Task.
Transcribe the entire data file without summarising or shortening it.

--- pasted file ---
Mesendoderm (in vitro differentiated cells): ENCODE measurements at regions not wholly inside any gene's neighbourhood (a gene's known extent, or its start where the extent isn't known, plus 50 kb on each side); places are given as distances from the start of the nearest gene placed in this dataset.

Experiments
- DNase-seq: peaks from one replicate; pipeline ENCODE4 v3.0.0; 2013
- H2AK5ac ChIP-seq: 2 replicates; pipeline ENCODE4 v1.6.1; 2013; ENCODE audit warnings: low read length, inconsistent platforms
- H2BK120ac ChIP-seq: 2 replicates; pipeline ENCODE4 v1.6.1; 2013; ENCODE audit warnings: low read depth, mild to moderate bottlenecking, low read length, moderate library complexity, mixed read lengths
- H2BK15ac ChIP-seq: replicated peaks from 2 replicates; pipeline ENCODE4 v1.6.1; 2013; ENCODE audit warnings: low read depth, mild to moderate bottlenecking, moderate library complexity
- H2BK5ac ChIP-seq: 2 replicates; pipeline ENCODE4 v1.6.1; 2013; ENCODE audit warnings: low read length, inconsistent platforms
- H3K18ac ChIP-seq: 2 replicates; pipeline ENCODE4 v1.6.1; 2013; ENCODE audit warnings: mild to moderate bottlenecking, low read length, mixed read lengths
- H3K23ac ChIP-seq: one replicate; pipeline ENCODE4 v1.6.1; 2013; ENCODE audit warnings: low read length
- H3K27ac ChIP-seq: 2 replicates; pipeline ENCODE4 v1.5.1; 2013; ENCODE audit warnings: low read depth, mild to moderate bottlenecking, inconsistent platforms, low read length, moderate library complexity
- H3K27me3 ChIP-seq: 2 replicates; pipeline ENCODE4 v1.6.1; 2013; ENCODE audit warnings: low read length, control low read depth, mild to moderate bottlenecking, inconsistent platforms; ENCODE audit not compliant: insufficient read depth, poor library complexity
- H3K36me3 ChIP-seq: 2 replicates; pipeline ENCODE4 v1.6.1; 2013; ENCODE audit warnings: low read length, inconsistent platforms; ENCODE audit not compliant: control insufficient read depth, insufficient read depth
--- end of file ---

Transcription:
Mesendoderm (in vitro differentiated cells): ENCODE measurements at regions not wholly inside any gene's neighbourhood (a gene's known extent, or its start where the extent isn't known, plus 50 kb on each side); places are given as distances from the start of the nearest gene placed in this dataset.

Experiments
- DNase-seq: peaks from one replicate; pipeline ENCODE4 v3.0.0; 2013
- H2AK5ac ChIP-seq: 2 replicates; pipeline ENCODE4 v1.6.1; 2013; ENCODE audit warnings: low read length, inconsistent platforms
- H2BK120ac ChIP-seq: 2 replicates; pipeline ENCODE4 v1.6.1; 2013; ENCODE audit warnings: low read depth, mild to moderate bottlenecking, low read length, moderate library complexity, mixed read lengths
- H2BK15ac ChIP-seq: replicated peaks from 2 replicates; pipeline ENCODE4 v1.6.1; 2013; ENCODE audit warnings: low read depth, mild to moderate bottlenecking, moderate library complexity
- H2BK5ac ChIP-seq: 2 replicates; pipeline ENCODE4 v1.6.1; 2013; ENCODE audit warnings: low read length, inconsistent platforms
- H3K18ac ChIP-seq: 2 replicates; pipeline ENCODE4 v1.6.1; 2013; ENCODE audit warnings: mild to moderate bottlenecking, low read length, mixed read lengths
- H3K23ac ChIP-seq: one replicate; pipeline ENCODE4 v1.6.1; 2013; ENCODE audit warnings: low read length
- H3K27ac ChIP-seq: 2 replicates; pipeline ENCODE4 v1.5.1; 2013; ENCODE audit warnings: low read depth, mild to moderate bottlenecking, inconsistent platforms, low read length, moderate library complexity
- H3K27me3 ChIP-seq: 2 replicates; pipeline ENCODE4 v1.6.1; 2013; ENCODE audit warnings: low read length, control low read depth, mild to moderate bottlenecking, inconsistent platforms; ENCODE audit not compliant: insufficient read depth, poor library complexity
- H3K36me3 ChIP-seq: 2 replicates; pipeline ENCODE4 v1.6.1; 2013; ENCODE audit warnings: low read length, inconsistent platforms; ENCODE audit not compliant: control insufficient read depth, insufficient read depth